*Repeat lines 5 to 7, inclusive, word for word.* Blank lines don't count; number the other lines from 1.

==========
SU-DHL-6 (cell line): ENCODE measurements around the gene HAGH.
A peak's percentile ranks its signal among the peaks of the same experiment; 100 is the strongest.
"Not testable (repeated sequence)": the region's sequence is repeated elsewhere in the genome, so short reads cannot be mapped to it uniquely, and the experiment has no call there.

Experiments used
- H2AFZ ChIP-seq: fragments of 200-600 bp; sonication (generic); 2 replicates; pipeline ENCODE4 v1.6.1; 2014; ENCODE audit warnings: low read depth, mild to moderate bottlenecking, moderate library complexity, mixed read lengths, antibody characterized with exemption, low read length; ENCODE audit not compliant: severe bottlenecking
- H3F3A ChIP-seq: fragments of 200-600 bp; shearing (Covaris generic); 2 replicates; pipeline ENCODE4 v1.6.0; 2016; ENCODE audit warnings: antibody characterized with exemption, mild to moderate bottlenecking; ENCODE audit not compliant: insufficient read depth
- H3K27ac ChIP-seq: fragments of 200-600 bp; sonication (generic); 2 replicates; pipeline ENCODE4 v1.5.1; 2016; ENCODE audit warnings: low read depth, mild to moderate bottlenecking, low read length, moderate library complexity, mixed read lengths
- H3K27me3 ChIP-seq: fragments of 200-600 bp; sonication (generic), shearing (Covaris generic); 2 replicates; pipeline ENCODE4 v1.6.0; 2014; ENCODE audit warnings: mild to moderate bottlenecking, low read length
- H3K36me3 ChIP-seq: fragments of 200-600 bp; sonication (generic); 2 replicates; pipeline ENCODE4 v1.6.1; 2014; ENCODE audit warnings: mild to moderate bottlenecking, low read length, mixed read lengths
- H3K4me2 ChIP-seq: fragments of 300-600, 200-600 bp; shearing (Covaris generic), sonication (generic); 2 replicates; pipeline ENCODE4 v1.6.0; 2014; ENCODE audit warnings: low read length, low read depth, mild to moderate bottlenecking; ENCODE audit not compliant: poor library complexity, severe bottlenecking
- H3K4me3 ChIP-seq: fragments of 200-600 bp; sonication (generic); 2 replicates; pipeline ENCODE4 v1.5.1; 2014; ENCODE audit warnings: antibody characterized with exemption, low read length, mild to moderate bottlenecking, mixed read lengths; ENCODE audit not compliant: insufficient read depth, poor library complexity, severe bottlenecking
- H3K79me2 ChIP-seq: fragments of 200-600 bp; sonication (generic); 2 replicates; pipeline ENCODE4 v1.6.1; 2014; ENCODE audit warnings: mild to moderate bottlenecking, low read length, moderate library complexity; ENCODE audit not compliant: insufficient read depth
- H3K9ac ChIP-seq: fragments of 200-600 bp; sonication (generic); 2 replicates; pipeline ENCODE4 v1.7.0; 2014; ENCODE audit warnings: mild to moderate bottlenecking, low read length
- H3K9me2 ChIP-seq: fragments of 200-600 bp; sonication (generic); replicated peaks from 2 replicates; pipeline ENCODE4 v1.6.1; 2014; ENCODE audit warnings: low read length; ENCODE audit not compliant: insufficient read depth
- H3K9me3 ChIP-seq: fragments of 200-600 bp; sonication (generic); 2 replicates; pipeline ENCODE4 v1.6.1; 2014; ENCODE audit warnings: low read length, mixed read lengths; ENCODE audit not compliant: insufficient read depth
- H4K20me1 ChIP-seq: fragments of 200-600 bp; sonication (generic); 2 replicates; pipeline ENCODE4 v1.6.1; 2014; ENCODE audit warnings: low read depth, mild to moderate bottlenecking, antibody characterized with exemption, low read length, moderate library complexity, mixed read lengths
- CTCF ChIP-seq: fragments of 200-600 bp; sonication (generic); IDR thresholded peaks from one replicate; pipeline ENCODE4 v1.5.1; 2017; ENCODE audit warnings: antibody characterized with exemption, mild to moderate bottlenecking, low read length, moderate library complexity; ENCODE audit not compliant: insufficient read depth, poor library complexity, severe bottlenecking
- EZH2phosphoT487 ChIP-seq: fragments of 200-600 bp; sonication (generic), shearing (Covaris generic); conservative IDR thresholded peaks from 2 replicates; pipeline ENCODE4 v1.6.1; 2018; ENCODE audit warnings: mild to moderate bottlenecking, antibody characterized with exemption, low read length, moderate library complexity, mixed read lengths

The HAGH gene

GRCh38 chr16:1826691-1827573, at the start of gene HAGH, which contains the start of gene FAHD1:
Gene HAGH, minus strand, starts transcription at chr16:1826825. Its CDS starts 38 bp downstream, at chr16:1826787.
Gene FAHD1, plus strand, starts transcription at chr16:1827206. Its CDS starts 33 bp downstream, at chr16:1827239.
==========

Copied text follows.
- H2AFZ ChIP-seq: fragments of 200-600 bp; sonication (generic); 2 replicates; pipeline ENCODE4 v1.6.1; 2014; ENCODE audit warnings: low read depth, mild to moderate bottlenecking, moderate library complexity, mixed read lengths, antibody characterized with exemption, low read length; ENCODE audit not compliant: severe bottlenecking
- H3F3A ChIP-seq: fragments of 200-600 bp; shearing (Covaris generic); 2 replicates; pipeline ENCODE4 v1.6.0; 2016; ENCODE audit warnings: antibody characterized with exemption, mild to moderate bottlenecking; ENCODE audit not compliant: insufficient read depth
- H3K27ac ChIP-seq: fragments of 200-600 bp; sonication (generic); 2 replicates; pipeline ENCODE4 v1.5.1; 2016; ENCODE audit warnings: low read depth, mild to moderate bottlenecking, low read length, moderate library complexity, mixed read lengths